Woody Johnson has returned from his civic service as the United States ambassador to the United Kingdom, and he likes the changes he’s seen from his professional football club.
Johnson was essentially an absentee owner for the last four years, turning over control of the New York Jets to his brother, Christopher, while he was gone. When Woody Johnson returned to his post, he found his team had hired a new coach in former 49ers defensive coordinator Robert Saleh, and the franchise has since charted a new course with the trade of Sam Darnold and selection of BYU quarterback Zach Wilson with the second overall pick.
After years of on-field ineptitude, Johnson is happy to hand the keys to Saleh and general manager Joe Douglas. The two have had a busy offseason remaking the Jets roster into a respectable one, and with Wilson now in the fold, New York is setting its sights much higher than its 2-14 finish to 2020.
“They’ve got a tremendous amount of leeway,” Johnson said Wednesday in his first football-related media session since he took up the role of ambassador in 2017, via ESPN. “I’m totally in sync with these guys. Chris [Johnson] made some unbelievable choices, and we’re lucky to get both of those gentlemen.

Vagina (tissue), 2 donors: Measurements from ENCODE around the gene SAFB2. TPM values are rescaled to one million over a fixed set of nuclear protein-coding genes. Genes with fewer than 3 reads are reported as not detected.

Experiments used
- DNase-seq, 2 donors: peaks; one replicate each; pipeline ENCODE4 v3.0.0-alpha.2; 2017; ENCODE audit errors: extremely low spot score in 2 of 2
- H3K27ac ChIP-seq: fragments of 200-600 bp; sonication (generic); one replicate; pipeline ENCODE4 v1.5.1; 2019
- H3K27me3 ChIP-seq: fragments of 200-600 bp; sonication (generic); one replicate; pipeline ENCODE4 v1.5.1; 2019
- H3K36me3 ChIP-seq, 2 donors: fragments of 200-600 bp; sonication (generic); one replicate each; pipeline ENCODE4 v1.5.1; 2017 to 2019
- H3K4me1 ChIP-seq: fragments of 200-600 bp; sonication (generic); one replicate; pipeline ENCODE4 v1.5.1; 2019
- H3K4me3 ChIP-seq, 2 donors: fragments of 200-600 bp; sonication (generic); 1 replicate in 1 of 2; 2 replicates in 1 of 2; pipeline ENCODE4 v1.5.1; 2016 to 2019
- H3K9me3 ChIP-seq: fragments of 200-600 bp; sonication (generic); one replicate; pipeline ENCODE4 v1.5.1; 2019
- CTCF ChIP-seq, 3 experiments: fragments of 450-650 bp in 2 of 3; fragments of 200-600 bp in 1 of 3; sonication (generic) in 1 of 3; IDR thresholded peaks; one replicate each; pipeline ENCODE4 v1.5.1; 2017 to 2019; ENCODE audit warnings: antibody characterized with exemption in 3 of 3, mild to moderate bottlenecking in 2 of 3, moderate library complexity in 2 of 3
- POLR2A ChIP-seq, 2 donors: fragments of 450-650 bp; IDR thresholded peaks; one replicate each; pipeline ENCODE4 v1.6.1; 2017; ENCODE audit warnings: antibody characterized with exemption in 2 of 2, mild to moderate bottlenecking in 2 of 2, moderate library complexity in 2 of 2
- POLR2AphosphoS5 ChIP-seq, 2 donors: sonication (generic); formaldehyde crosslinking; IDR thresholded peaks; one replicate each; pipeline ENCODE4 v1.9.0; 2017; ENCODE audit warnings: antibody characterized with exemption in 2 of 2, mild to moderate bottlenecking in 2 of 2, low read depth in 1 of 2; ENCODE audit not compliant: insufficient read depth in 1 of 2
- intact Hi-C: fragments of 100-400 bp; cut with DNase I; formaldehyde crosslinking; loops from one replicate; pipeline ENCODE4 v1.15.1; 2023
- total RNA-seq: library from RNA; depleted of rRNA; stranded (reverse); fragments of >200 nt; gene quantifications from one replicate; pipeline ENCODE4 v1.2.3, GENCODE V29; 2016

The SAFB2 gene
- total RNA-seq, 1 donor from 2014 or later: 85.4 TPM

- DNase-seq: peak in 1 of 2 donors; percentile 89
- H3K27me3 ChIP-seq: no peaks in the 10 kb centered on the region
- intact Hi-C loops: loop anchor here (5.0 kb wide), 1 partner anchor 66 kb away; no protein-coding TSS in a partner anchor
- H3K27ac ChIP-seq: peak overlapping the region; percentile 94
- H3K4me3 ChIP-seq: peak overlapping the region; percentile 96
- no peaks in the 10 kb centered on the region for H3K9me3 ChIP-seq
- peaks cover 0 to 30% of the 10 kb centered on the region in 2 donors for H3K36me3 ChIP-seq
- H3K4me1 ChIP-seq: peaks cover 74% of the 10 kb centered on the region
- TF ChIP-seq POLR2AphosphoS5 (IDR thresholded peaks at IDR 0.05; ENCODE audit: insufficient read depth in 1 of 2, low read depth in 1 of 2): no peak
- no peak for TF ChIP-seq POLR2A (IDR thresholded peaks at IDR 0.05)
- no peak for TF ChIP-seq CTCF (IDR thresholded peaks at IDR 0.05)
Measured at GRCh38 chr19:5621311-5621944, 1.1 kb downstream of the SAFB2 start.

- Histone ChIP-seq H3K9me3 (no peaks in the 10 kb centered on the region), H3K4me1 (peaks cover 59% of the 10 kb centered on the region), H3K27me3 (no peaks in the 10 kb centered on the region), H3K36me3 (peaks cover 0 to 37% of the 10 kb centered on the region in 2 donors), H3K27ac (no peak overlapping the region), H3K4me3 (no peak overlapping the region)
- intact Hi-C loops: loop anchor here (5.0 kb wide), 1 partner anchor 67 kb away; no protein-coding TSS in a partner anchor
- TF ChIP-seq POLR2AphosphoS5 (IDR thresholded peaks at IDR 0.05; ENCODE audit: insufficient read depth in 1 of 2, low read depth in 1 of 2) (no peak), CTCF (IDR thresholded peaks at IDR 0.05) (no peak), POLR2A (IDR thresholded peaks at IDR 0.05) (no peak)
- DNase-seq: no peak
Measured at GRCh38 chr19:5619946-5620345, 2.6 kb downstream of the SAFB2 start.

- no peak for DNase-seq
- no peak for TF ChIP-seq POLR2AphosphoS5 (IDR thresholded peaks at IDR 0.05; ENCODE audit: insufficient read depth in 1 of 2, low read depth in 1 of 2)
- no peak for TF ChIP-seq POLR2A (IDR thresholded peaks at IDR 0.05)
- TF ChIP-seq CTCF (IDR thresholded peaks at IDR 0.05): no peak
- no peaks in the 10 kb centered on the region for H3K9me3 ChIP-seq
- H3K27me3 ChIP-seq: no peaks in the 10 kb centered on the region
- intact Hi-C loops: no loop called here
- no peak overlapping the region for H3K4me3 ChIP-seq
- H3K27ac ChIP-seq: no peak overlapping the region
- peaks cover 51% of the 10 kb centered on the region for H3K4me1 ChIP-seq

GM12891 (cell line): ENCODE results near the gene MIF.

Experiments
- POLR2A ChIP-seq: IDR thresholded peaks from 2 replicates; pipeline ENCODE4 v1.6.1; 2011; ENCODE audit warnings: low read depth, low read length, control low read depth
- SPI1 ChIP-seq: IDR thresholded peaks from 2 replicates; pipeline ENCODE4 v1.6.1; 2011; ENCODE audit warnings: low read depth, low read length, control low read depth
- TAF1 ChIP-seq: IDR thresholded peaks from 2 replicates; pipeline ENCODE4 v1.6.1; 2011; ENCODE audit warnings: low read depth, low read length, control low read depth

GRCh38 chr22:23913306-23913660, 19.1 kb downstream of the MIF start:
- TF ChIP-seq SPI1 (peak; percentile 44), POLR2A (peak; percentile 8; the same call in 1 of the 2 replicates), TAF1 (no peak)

“I couldn’t be more excited. I’m very optimistic, generally, but I’m particularly optimistic now when I see what happens on the field (in practice).”
Reports out of Jets OTAs and minicamp have been sparkling, with local media members fawning over Mississippi receiver Elijah Moore, the Jets’ second-round pick in the 2021 draft who has consistently made highlight-reel plays in his first few days with the team. Saleh has done his part in building goodwill with the notoriously unforgiving New York media, and for the first time in what seems like years, optimism is flowing in Florham Park.
It’s long overdue for the Jets, who have lingered in the cellar of the AFC East and NFL at large in the last few years. The Darnold era fell flat, as New York failed to surround him with adequate talent and former coach Adam Gase’s tenure slowly melted into a pool of disappointment.
That’s history now, and it might as well be ancient to the Jets, who are keeping their eyes firmly trained forward with Wilson front and center and Saleh behind the wheel. Despite becoming synonymous with perennial struggle in the NFL from the end of the Todd Bowles era through Gase’s tenure, the Jets refuse to be defined by this reality from now on.
“We’ll do everything in our power to put a winning team on the field this year … the first game, second game, third game,” Johnson said. “Getting the right team in place, I think we’ve done an incredible job so far. But, yeah, we want to win. We’re in the win business. We didn’t sign up for this to lose.”
That’s all fine and dandy in June, but when October arrives, we’ll have a better idea of where these Jets truly stand. Are they ready for takeoff? They’re undoubtedly fueling up for a cross-country flight at this point. We’ll see this fall whether they’re able to consistently reach cruising speed.
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